Art takes no singular form or language, and the best films are often ones we haven’t seen. There is something alluring about familiar messages spoken with an unfamiliar tongue — something comforting about exploring foreign landscapes from one’s couch.
From psychological French films to slick Korean dramas, there is simply no room for boredom when films and television shows spanning the whole globe are on your to-watch list.
With Hollywood on the backburner, here are four international films and television shows that deserve a place in the limelight.
“Blood, Sex & Royalty”
In this new Netflix docuseries directed by James Bryce, the stories behind the most prolific names in the history of the British monarchy are brought to life in dramatic, humorous fashion.
Reminiscent of Hulu’s “The Great,” “Blood, Sex & Royalty” balances England’s history on one hand and wit on the other. The first three episodes follow a young Anne Boleyn (Amy James-Kelly) and her rise in the French court as she draws the attention of the infamous Henry VIII (Max Parker).
Interpolated with clips of historians discussing the lives of the intriguing and elusive Boleyn as well as other monarchs, the docuseries achieves a rare connection with the audience. By tempering vulgar scenes with analyses of historical truth, “Blood, Sex & Royalty” humanizes these figures on a level that is seldom achieved with comedy. The series also offers a glimpse into often taboo topics of the mighty monarchy, balancing the proper with the scandalous, and the royal with the risque. Kings and queens are only humans, after all. For the hot girl history buffs, this is the series for you.
“Love and Leashes”
While “Fifty Shades of Gray” may have lit the path for BDSM romantic dramas, “Love and Leashes” picks up the baton without skipping a beat. Starring Seohyun from the K-pop girl group Blackpink and Lee Jun-young of K-pop boyband U-KISS, this Korean drama film explores a sexual relationship between two coworkers.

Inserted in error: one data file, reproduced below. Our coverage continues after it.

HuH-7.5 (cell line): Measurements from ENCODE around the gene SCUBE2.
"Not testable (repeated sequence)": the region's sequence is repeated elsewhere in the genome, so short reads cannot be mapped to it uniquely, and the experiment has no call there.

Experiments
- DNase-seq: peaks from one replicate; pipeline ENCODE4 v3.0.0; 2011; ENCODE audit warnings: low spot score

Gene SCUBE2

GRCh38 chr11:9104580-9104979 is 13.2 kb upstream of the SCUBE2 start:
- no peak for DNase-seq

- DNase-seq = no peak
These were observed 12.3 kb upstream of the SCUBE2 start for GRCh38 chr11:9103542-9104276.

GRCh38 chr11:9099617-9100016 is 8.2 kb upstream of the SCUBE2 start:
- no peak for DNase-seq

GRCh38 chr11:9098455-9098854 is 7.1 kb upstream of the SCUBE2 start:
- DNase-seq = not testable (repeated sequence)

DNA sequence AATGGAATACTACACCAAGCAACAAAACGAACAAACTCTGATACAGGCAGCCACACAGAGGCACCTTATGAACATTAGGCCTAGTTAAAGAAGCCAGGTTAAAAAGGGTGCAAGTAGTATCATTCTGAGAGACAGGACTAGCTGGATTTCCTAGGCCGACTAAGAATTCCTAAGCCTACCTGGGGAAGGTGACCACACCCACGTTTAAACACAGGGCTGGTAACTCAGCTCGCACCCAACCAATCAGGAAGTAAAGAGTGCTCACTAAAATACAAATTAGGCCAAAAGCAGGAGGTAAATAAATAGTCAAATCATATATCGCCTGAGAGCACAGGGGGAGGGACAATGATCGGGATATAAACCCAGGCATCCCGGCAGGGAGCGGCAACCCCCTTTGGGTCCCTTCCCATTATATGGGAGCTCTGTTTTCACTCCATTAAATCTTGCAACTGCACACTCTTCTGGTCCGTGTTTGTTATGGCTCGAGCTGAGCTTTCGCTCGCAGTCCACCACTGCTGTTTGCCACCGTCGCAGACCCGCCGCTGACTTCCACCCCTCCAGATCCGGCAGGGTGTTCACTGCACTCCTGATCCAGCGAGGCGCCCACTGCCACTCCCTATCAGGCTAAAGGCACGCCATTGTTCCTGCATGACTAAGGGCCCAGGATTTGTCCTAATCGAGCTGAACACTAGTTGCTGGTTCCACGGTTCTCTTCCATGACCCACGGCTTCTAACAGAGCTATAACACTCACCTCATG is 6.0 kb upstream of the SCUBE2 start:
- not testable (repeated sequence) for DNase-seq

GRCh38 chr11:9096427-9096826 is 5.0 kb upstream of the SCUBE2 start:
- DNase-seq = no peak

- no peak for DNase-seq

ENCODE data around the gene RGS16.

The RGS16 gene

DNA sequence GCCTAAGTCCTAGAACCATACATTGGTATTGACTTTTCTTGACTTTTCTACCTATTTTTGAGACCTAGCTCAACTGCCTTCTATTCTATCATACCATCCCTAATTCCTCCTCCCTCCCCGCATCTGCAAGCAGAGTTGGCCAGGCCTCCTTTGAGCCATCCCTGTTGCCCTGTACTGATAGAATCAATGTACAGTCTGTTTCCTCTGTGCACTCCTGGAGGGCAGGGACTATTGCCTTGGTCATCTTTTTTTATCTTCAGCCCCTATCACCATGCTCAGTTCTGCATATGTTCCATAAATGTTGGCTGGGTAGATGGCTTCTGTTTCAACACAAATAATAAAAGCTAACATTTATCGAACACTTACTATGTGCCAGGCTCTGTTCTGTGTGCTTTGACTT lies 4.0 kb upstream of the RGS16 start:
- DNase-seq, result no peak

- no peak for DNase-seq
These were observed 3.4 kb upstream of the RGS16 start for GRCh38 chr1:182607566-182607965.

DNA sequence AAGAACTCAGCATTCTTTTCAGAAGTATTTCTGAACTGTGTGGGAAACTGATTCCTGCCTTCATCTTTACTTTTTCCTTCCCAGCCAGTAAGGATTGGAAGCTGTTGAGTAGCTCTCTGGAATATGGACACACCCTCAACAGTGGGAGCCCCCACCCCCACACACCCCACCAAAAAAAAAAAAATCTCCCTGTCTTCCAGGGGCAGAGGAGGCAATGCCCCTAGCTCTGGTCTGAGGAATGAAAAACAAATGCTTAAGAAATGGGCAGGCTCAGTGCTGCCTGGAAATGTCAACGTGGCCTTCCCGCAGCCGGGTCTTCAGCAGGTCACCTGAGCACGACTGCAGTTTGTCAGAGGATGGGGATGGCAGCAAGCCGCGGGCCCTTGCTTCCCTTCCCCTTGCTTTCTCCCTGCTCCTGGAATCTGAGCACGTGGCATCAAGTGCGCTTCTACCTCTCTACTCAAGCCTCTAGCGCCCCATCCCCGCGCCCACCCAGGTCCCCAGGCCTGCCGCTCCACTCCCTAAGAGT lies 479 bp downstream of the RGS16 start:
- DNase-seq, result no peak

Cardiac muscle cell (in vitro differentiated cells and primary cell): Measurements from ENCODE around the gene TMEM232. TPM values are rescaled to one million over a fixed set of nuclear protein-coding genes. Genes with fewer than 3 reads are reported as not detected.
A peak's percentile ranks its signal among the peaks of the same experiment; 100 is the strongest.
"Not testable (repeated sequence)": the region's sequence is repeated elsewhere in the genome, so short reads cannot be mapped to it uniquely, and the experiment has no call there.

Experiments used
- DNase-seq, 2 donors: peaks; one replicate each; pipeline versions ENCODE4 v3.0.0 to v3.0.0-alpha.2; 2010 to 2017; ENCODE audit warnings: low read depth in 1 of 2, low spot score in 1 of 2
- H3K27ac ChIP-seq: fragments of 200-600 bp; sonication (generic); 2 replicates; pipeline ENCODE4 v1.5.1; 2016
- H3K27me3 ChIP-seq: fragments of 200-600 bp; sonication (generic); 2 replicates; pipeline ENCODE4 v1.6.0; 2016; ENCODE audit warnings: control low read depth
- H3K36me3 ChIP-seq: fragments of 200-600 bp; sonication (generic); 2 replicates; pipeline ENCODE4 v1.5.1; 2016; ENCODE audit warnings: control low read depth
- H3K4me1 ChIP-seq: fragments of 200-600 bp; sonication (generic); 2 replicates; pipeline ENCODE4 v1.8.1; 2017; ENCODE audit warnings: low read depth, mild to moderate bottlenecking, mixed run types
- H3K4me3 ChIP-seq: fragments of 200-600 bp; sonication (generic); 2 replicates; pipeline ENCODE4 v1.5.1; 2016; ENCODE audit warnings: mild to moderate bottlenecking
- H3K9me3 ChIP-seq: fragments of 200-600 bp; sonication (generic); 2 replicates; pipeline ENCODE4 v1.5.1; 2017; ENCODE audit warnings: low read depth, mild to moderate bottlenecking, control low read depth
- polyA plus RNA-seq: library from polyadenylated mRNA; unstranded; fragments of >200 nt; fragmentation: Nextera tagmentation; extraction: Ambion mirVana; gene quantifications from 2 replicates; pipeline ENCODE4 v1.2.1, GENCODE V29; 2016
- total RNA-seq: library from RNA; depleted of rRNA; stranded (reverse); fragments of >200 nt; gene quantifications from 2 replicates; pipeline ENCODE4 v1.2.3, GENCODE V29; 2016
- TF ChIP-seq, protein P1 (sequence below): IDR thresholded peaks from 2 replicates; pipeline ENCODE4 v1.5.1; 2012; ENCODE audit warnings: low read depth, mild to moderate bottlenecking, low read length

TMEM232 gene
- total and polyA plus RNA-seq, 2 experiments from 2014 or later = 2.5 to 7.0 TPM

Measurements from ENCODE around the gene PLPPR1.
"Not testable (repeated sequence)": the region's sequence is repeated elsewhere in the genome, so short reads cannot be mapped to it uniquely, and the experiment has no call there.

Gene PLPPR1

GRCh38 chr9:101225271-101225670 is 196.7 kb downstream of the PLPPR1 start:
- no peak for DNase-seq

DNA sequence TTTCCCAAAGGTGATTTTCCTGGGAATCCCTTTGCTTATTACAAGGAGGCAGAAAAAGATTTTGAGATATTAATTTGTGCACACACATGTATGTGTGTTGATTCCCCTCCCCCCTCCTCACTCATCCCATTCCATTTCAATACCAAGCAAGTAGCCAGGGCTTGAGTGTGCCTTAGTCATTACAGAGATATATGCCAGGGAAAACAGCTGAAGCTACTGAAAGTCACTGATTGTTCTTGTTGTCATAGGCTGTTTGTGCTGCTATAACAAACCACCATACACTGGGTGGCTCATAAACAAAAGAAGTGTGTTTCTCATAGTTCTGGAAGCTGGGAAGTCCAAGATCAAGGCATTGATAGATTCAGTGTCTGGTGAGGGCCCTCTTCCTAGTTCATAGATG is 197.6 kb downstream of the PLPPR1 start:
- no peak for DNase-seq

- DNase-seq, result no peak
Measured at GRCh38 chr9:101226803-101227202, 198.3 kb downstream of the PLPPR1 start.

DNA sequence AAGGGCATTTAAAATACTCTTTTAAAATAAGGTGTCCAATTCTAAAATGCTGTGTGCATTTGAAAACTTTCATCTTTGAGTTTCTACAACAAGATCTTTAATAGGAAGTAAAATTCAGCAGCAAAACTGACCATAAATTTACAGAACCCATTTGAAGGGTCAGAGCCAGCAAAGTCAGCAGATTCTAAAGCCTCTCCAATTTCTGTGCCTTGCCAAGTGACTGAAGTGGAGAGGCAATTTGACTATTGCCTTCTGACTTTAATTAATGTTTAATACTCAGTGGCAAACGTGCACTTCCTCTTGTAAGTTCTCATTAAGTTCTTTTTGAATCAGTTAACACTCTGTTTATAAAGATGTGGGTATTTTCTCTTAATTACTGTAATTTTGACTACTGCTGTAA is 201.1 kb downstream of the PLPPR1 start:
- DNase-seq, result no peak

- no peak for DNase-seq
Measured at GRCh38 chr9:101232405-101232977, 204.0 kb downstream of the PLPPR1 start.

While the film stays true to its romantic comedy genre — it’s hard not to giggle at Ji-hoo (Lee Jun-young) and Ji-woo (Seohyun) as they explore the dynamics of their newfound bond — “Love and Leashes” is daring. It dips its toes in tantalizing scenes of sexual tension, voyeuring the taboo topic of BDSM in Asian communities. However, before viewers can indulge in the couple’s chemistry, the film snaps back to comedic relief. While it leaves more to be desired in terms of exploring BDSM culture, the film makes up for it with pure charm. It’s fun, flirty and just a bit of a tease — if you’re into that kind of stuff.
There is only one thing more terrifying than the human mind — the decay of it. French psychological drama film “Vortex” shines in its invocation of deep, unsettling fear without jumpscares and cheap frights.
Winning six awards at six different international film festivals, “Vortex” is no stranger to critical acclaim. The film was inspired by director Gaspar Noé’s experience managing his mother’s dementia as well as his almost fatal brain hemorrhage. “Vortex” follows the lives of a couple (Dario Argento and Françoise Lebrun) suffering from dementia as they descend into a life of heartache and senselessness. The film is unique in its use of a split-screen, depicting the consciousness of both the wife and the husband simultaneously, highlighting their conflicting realities. The result is a beautifully heartbreaking tale of losing one’s identity and, subsequently, their lives.
“Blood and Water”
In the South African mystery series “Blood and Water,” high schooler Puleng (Ama Qamata) lives her life with a shadow at her heels. No matter how old she gets, she’s plagued by her sister Phume’s disappearance as part of a human trafficking scheme shortly after her birth. The last place she expected to see her sister was at a party in Cape Town, hosted by athlete Fikile Bhele (Khosi Ngema) who studies at the prestigious Parkhurst College. What follows is Puleng’s quest for the truth about her family.
Though teen crime television dramas are one aplenty, “Blood and Water” stands out in its craft of complexity and suspense. Qamata’s performance as Puleng also captivates the audience in a memorable way, unlike the forgettable saturation of contemporary teen crime dramas. Indeed, the depiction of female friendships in this series is a refreshing representation of girlhood and trust amidst its mystery. If you want a break from the likes of “Riverdale,” try “Blood and Water” instead.